Flavored ice drinks had been around since the Romans, and machines had been churning them out under various brand names for almost as long, it seems, when Will Radcliff, a peanut salesman, had the ice beverage inspiration that made him rich.

He called it a Slush Puppie. Thirty years later, when he sold the company he had founded to make and market the product, the Slush Puppie had become a staple among aficionados of brain-freezing supersweet drinks all over the world.

(“brain-freezing supersweet drinks” is a nice turn of phrase). The product mascot:

(#1)

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Roost Lake Trout

September 26, 2014

Yesterday’s Zippy:

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Three things: the location of this scene; lake trout; and what “happens” in the strip.

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Puns and their allies

September 23, 2014

It starts with today’s Zippy, with a punning title; continues with a Discover Card tv commercial for fraud protection (or frog protection); and ends with some bilingual play involving Nadia Boulanger. There will be digressions at each stage.

The Zippy:

(#1)

The title, “Getting a Bad Feline”, puns on feeling and (with reference to the actual theme of the strip, the cat-replacement phenomenon in Dingburg) feline. Feline survivalism in the last panel (which I won’t comment on here), and, throughout, an entertaining pattern of naming from trade names (which I will).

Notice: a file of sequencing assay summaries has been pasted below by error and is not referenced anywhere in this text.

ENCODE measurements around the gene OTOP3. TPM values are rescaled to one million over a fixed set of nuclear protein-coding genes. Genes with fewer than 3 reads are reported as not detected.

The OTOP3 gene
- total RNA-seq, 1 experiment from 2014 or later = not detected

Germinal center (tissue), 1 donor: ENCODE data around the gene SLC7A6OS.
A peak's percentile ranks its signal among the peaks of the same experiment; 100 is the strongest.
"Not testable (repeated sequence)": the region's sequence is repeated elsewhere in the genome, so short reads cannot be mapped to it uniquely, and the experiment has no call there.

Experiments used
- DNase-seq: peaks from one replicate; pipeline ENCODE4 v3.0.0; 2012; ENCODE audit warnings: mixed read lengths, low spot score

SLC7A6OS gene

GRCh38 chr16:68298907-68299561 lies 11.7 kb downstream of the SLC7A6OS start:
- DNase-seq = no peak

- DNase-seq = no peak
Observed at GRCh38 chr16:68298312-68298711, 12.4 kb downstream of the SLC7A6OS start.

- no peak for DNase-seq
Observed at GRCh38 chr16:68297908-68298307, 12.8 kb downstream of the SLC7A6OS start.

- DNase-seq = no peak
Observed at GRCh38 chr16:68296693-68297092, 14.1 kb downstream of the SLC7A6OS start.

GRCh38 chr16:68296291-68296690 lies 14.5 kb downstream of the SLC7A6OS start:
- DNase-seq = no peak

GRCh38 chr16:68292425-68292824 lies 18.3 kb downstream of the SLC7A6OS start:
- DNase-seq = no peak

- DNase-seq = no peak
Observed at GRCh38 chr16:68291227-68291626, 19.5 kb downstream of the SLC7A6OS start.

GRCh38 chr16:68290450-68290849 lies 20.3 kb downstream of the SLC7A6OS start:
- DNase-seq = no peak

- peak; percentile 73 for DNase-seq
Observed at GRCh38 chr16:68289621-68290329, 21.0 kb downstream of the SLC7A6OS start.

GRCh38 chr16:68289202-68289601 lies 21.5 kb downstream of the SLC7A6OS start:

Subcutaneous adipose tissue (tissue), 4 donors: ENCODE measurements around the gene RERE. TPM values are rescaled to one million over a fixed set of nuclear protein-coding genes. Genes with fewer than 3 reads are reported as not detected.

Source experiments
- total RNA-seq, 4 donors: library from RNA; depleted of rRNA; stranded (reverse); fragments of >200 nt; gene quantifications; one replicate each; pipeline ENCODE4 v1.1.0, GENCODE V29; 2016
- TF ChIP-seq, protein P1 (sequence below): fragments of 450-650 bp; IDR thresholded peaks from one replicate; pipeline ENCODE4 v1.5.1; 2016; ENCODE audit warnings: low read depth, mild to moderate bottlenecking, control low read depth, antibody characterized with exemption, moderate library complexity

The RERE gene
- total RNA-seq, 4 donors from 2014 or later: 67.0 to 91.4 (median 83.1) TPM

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Ned talk

September 22, 2014

Sent earlier to Facebook friends, but now for everyone: today’s Bizarro:

A pun on TED Talks:

TED (Technology, Entertainment, Design) is a global set of conferences owned by the private non-profit Sapling Foundation, under the slogan: “Ideas Worth Spreading”. (link)

Ted and Ned are both nicknames for Edward (and both can be given as names for boys on their own). But Ted is generally seen as a strongly masculine name, while some see Ned as potentially nerdy (see Ned Flanders on The Simpsons), though of course in real life there are many exceptions. (I say this as someone with a first name that’s often associated either with nerdy/dorky characters or with villains.)

Coneflowers and Goldfinches

September 14, 2014

Now the flowers of the late summer and early fall. Message from Liz Fannin in Columbus OH a little while ago:

Today I had the best reward for planting echinacea: a goldfinch on it. There was a little female who was so engrossed in eating those seeds that she didn’t even fly off when I went out the front door to the car.

On echinacea, from Wikipedia:

Echinacea … is a genus … of herbaceous flowering plants in the daisy family, Asteraceae. The nine species it contains are commonly called coneflowers. They are endemic to eastern and central North America, where they are found growing in moist to dry prairies and open wooded areas. They have large, showy heads of composite flowers, blooming from early to late summer. The generic name is derived from the Greek word ἐχῖνος (echino), meaning “sea urchin,” due to the spiny central disk. Some species are used in herbal medicines and some are cultivated in gardens for their showy flowers.

… The flower heads have typically 200-300 fertile, bisexual disc florets but some have more. The corollas are pinkish, greenish, reddish-purple or yellow

I’ll get to the goldfinches in a moment.